Bendigo Hospital: technology and innovation in regional Victoria
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Hospitals 09 October 2018

Bendigo Hospital: technology and innovation in regional Victoria

The new Bendigo Hospital is the largest regional infrastructure development in Victoria’s history.

The Bendigo Hospital is one of the most technologically advanced hospitals in Australia, featuring a number of innovations that ensure patients enjoy a more streamlined, comfortable experience and that clinicians can deliver world-class care. These include:

  • digital medical records
  • a sophisticated nurse call system
  • real time location for equipment
  • multiple audio and visual screens customised to display information for both patients and staff with added ability to live stream
  • bedside patient entertainment units which have the capacity for patients to order meals, view health information and view their results such as x-rays via a clinical viewer function.

See how technology is playing a greater role in the efficiency of the new Bendigo Hospital.

Learn more about the Bendigo Hospital via our dedicated project page.

Transcript

[IMAGES: Bruce Winzar, the Chief Information Officer of Bendigo Health, is shown talking to the camera. A montage of the hospital’s high-tech features is shown. An onscreen fact says Most technologically advanced regional hospital in Victoria.]

BRUCE WINZAR: From a regional rural context, we are no doubt the smartest in the technology that’s been built in the last 5 years. That gives peace of mind to our community, that we’ve got the foundation; we’ve got the right architectures to move forward for the next 20-odd years. So, we provide a range of up to, I think, 16 different telehealth sorts of activities. Specialist consult care between hospitals via video conferencing. So, that’s where you got a specialist in Bendigo, providing a specialist advice to a remote rural regional hospital.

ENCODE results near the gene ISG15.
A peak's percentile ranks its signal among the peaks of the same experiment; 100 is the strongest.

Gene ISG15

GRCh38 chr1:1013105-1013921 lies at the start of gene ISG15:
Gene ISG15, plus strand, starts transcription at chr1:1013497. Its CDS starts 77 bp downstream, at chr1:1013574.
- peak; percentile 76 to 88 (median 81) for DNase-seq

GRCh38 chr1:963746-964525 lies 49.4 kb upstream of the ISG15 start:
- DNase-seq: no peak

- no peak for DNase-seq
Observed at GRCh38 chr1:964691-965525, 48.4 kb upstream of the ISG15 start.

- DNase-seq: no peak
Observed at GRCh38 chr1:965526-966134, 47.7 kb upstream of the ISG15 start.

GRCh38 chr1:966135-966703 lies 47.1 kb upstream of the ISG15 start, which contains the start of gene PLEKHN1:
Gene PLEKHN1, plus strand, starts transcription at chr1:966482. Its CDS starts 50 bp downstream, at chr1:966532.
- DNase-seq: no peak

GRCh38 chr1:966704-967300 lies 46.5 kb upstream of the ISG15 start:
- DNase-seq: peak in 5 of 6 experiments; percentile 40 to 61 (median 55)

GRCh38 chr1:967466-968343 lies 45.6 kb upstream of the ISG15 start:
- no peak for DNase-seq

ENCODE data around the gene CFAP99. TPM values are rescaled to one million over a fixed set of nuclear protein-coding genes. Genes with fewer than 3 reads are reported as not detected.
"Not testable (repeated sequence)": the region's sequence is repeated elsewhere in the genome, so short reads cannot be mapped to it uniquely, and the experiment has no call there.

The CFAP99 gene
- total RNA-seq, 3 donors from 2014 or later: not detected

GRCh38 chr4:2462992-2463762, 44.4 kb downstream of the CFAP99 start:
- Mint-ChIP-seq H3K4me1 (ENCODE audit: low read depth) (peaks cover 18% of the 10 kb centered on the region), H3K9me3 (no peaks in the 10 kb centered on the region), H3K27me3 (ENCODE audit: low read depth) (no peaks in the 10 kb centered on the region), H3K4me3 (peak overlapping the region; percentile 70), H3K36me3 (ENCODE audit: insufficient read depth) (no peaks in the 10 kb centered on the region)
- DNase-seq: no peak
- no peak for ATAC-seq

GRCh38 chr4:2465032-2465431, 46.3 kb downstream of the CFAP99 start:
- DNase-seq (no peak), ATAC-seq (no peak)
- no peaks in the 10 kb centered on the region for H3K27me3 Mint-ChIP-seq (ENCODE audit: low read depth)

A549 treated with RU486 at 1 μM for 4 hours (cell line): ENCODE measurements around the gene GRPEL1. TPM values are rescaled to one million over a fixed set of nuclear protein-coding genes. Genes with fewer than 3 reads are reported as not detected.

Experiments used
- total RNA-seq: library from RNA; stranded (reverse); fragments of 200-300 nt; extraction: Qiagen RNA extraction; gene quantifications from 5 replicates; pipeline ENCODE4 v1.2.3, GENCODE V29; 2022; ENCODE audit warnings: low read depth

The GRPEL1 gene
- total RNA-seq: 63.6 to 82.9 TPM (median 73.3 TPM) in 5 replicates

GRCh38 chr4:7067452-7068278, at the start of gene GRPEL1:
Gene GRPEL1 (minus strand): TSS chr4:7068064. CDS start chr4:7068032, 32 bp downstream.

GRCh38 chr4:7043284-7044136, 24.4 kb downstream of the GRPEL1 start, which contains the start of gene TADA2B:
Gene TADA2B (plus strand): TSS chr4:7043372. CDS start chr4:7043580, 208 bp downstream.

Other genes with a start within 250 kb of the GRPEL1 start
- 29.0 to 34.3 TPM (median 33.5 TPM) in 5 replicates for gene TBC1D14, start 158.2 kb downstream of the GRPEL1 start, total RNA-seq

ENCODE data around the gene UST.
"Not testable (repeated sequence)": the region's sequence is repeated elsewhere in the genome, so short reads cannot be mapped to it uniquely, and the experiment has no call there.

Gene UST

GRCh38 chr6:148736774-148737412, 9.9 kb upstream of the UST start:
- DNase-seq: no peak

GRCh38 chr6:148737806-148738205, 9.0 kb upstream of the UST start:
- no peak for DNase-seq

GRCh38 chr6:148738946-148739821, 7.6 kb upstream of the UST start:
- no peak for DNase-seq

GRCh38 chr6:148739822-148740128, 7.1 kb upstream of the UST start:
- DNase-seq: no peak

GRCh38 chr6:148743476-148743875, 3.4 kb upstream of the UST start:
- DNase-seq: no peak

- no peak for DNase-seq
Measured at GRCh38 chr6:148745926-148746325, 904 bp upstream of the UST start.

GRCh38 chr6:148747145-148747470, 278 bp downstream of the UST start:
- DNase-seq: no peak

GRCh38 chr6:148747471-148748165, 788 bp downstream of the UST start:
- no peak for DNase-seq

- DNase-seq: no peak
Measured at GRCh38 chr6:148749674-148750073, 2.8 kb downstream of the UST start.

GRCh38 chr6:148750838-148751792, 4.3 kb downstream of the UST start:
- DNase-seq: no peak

[IMAGES: People are shown sitting in a room looking at two screens displaying a medical demonstration. More hospital features are shown such as new security cameras and a touch screen check-in machine. A person’s hand is shown using a touch screen to select a meal.]

BRUCE WINZAR: So, it’s about expanding the wards of the hospital through digital and technology and providing those services in a very safe and secure manner too. We have a number of new technologies that are new to health and therefore new to the way that healthcare services can be transformed and we do some cool things like online real time ordering of food and providing a safe menu ordering system for patients so as they can order an appropriate meal that matches their allergies and alerts. 

[IMAGES: A flat, box-shaped robot is shown moving down a hall in the hospital. It is then shown carrying a large grate into an elevator. A high-tech computer and treatment rooms are shown.]